Duluth minister makes racial justice his life's work

"My own liberation as a white person is tied to it," Nathan Holst said.

Nathan Holst (right), a licensed pastor at Duluth’s Peace Church, leads a youth program in a tent at the church Sept. 9. In addition to his duties with youths, he’s involved with racial justice issues in the Twin Ports with SURJ (Standing Up for Racial Justice) and on the Dismantling Racism Team and Creation Justice Team for the church. (Steve Kuchera /

Sitting under a big yellow canopy outside Peace United Church of Christ , Nathan Holst talks with his hands. He taps his foot to an internal beat as he tells stories, and when he tries to recall names or details, his palms touch briefly and he closes his eyes, as if in prayer.

The church’s faith formation minister has become a leader in his religious community and in the greater Twin Ports.

Along with working with the church’s local youths, and in climate justice, peer ministry and dismantling racism teams, Holst is also a lead organizer of Standing Up for Racial Justice , a local chapter of a national organization of white people aimed at ending white supremacy and systemic racism in collaboration with people of color.

Nathan Holst gives high fives to younger participants in the 2019 MLK Tribute March to keep their energy up. (News Tribune file)


His many efforts are at an intersection of pastoral care, relationship-building and love. “I’m committed for life,” Holst said of this work.

Holst grew up in Duluth, where he connected with his Lutheran youth group and had early opportunities for leadership and inspirational examples of mentorship.

As he explored evangelical Christianity during his freshman year of college, he began to reject the religion. Holst later explored universalism, Quakers, Buddhism and pluralistic traditions.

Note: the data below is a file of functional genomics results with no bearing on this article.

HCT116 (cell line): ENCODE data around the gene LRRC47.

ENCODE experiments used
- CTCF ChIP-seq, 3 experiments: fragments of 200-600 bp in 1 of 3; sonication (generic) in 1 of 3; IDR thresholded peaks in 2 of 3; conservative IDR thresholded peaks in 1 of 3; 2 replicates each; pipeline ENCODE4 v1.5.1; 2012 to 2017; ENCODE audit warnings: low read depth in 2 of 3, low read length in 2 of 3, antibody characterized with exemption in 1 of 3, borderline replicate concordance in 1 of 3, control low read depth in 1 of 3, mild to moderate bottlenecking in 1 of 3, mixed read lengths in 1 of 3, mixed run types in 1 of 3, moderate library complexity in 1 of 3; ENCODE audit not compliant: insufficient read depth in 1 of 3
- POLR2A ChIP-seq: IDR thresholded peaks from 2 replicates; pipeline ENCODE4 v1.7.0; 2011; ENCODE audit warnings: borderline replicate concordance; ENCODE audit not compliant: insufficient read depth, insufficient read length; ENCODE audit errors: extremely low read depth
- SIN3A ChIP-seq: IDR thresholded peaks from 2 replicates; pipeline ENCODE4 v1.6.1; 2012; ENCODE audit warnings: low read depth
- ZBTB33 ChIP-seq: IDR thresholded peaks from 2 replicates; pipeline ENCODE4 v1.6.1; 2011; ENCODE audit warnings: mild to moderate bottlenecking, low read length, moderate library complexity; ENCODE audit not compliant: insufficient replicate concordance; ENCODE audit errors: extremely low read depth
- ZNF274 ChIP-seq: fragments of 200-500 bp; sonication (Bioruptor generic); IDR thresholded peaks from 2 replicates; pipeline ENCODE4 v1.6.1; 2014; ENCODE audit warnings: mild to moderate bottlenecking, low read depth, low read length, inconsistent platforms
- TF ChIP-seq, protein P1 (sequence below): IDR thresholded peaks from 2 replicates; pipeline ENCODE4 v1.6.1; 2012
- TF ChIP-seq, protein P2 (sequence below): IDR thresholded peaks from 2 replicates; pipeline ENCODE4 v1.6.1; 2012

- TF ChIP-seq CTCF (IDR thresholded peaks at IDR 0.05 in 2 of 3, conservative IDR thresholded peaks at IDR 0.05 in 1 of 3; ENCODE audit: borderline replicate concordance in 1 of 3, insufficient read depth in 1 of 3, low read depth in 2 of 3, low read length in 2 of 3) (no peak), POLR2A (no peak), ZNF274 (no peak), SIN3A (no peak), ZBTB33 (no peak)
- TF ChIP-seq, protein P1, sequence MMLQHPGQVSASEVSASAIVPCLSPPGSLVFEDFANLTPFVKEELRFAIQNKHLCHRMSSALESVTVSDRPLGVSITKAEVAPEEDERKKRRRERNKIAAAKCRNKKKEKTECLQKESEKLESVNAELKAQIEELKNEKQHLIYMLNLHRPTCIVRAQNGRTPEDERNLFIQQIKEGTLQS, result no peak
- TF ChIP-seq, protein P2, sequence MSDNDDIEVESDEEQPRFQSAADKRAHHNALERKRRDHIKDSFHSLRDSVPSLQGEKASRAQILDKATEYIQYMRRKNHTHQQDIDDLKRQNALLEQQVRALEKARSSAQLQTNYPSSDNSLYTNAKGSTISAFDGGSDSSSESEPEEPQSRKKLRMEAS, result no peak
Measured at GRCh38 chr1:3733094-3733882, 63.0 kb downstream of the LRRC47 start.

Nathan Holst (standing) talks to youth outside Peace Church on Sept. 9. (Steve Kuchera /

With this exploration, along with mentorship, guidance and exposure to more examples of Christianity, Holst began to "reclaim" Christianity, feeling grounded in his roots.

“I grew up in liberal, white communities that talked about the concept of color blindness, essentially of treating people well, and we’ll all be good,” he said.

His understanding expanded his junior year of college, when he participated in an urban studies program in Chicago that introduced him to institutional oppression and how narratives are spun around racial discrimination.


Nathan Holst (left) and Lynn Goerdt, both of Duluth, protest Superior Mayor Bruce Hagen’s Facebook post calling President Barack Obama a “Muslim” in late 2015. Hagen later issued an apology for the comment. (News Tribune file)

It was a hard but exciting process, he said: “I can’t change that history now, but I can start doing that now and write a new story.”

He was further challenged to grow when he pursued his graduate degree in social work in Portland, Oregon. There he worked at the Sisters of the Road Cafe , an affordable shop that mostly served the city’s homeless. The cafe shaped him and how he views political work.